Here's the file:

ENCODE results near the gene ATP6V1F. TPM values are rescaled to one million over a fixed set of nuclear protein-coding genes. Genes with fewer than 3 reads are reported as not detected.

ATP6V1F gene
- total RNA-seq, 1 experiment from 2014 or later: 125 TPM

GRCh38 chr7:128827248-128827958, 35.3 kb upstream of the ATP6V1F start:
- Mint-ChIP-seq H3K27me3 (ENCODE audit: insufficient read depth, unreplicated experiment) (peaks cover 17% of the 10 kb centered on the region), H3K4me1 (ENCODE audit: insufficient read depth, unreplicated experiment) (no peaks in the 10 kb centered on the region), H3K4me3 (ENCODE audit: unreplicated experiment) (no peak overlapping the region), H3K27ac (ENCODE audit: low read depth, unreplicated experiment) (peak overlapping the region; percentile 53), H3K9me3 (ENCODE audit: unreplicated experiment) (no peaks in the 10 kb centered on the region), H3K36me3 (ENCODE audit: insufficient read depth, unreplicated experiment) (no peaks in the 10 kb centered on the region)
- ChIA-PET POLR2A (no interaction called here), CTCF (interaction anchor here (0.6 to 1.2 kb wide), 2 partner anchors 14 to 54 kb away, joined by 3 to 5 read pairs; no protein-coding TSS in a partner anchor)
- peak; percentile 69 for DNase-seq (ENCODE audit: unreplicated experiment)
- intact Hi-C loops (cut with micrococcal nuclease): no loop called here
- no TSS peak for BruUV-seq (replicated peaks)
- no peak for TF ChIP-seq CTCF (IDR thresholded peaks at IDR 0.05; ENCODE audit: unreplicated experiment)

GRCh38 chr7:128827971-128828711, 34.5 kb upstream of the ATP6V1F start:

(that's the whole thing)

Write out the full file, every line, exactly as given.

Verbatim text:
ENCODE results near the gene ATP6V1F. TPM values are rescaled to one million over a fixed set of nuclear protein-coding genes. Genes with fewer than 3 reads are reported as not detected.

ATP6V1F gene
- total RNA-seq, 1 experiment from 2014 or later: 125 TPM

GRCh38 chr7:128827248-128827958, 35.3 kb upstream of the ATP6V1F start:
- Mint-ChIP-seq H3K27me3 (ENCODE audit: insufficient read depth, unreplicated experiment) (peaks cover 17% of the 10 kb centered on the region), H3K4me1 (ENCODE audit: insufficient read depth, unreplicated experiment) (no peaks in the 10 kb centered on the region), H3K4me3 (ENCODE audit: unreplicated experiment) (no peak overlapping the region), H3K27ac (ENCODE audit: low read depth, unreplicated experiment) (peak overlapping the region; percentile 53), H3K9me3 (ENCODE audit: unreplicated experiment) (no peaks in the 10 kb centered on the region), H3K36me3 (ENCODE audit: insufficient read depth, unreplicated experiment) (no peaks in the 10 kb centered on the region)
- ChIA-PET POLR2A (no interaction called here), CTCF (interaction anchor here (0.6 to 1.2 kb wide), 2 partner anchors 14 to 54 kb away, joined by 3 to 5 read pairs; no protein-coding TSS in a partner anchor)
- peak; percentile 69 for DNase-seq (ENCODE audit: unreplicated experiment)
- intact Hi-C loops (cut with micrococcal nuclease): no loop called here
- no TSS peak for BruUV-seq (replicated peaks)
- no peak for TF ChIP-seq CTCF (IDR thresholded peaks at IDR 0.05; ENCODE audit: unreplicated experiment)

GRCh38 chr7:128827971-128828711, 34.5 kb upstream of the ATP6V1F start: